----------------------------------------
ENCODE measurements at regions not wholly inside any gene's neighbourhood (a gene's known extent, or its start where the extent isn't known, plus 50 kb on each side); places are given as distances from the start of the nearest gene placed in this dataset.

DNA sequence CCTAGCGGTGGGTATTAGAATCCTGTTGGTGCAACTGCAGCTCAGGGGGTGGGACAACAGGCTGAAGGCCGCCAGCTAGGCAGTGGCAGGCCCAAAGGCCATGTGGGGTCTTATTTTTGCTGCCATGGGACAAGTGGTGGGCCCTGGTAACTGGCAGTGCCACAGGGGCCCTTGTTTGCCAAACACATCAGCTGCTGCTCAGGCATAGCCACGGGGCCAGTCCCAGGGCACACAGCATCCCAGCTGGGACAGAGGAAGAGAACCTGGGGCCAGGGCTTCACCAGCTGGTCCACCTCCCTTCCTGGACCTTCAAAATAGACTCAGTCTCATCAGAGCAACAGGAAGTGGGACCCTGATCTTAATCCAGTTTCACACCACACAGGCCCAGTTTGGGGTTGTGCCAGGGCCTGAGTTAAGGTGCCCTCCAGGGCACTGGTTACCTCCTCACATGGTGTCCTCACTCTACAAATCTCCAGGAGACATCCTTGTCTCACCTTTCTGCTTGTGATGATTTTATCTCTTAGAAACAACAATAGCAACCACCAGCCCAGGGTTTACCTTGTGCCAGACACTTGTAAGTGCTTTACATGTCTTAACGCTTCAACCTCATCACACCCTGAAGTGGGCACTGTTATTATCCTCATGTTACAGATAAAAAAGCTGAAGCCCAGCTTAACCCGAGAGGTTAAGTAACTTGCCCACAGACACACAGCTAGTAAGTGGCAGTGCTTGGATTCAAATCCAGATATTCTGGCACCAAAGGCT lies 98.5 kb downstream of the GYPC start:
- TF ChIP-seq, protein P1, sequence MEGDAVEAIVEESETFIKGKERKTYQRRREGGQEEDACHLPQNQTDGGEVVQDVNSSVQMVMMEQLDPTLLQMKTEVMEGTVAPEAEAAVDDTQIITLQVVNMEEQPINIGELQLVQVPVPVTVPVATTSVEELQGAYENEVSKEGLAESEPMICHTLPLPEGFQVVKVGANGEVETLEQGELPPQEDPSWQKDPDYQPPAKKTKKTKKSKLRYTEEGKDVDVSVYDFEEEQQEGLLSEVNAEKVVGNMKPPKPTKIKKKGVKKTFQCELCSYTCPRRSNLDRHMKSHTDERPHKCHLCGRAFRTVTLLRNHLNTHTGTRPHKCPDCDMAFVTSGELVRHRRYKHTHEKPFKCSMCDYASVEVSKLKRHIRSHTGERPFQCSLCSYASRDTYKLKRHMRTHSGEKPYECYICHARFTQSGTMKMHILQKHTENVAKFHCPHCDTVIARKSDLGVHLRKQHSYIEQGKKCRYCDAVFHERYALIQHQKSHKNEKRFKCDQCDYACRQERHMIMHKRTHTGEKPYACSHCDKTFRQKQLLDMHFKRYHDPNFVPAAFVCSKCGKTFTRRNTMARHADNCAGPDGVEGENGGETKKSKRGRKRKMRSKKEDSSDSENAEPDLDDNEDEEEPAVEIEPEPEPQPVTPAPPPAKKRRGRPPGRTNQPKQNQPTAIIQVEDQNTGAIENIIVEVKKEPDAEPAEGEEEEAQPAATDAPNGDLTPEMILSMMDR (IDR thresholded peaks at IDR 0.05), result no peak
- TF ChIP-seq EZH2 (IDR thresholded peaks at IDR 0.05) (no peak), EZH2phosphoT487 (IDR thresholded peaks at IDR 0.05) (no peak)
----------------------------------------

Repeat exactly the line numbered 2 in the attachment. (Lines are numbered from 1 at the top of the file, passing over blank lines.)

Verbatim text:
DNA sequence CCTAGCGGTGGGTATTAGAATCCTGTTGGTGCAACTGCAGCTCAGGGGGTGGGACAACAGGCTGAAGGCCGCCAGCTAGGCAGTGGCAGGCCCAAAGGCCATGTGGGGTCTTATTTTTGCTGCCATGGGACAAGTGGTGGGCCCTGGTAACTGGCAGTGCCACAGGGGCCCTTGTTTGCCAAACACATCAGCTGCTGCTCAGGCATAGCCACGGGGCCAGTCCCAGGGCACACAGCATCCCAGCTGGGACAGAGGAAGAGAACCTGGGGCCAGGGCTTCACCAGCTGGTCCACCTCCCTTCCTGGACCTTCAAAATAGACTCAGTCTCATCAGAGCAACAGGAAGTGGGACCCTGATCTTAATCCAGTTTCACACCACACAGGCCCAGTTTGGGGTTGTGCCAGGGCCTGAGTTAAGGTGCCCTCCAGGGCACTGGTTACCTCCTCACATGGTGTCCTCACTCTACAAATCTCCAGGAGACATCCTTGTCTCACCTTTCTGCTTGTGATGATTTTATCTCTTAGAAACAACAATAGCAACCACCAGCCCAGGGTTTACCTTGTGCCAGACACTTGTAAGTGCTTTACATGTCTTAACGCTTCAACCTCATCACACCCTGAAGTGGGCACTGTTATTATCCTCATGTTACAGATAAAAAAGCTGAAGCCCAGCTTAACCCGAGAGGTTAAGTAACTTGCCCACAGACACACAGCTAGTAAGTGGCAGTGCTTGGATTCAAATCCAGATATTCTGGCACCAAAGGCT lies 98.5 kb downstream of the GYPC start: